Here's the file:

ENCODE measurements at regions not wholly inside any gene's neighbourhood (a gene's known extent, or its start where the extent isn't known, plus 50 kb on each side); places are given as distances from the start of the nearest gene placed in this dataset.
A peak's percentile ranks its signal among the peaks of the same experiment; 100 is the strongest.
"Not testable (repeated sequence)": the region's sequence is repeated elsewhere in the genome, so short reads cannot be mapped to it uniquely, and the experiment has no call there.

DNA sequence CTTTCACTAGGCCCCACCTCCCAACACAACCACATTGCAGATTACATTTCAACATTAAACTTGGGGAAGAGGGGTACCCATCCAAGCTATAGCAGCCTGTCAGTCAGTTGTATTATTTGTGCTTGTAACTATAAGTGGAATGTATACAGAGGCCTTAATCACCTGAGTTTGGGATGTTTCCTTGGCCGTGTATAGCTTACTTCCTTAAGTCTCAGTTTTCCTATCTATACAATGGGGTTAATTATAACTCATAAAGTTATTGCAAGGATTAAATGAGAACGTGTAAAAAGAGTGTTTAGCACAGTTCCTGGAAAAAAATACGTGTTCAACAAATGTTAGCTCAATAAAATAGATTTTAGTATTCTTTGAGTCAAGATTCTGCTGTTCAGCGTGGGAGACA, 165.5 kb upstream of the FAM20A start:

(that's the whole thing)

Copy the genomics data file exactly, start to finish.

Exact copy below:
ENCODE measurements at regions not wholly inside any gene's neighbourhood (a gene's known extent, or its start where the extent isn't known, plus 50 kb on each side); places are given as distances from the start of the nearest gene placed in this dataset.
A peak's percentile ranks its signal among the peaks of the same experiment; 100 is the strongest.
"Not testable (repeated sequence)": the region's sequence is repeated elsewhere in the genome, so short reads cannot be mapped to it uniquely, and the experiment has no call there.

DNA sequence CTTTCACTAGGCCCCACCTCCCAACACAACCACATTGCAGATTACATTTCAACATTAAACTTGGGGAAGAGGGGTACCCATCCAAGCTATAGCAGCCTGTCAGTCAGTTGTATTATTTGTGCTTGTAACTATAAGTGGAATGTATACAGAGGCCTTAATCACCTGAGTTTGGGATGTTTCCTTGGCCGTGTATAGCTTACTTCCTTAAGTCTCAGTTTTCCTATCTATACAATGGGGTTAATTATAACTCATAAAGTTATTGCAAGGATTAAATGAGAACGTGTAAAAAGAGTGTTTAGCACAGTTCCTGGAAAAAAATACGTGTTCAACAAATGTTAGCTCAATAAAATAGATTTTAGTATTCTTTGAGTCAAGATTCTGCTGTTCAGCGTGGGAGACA, 165.5 kb upstream of the FAM20A start: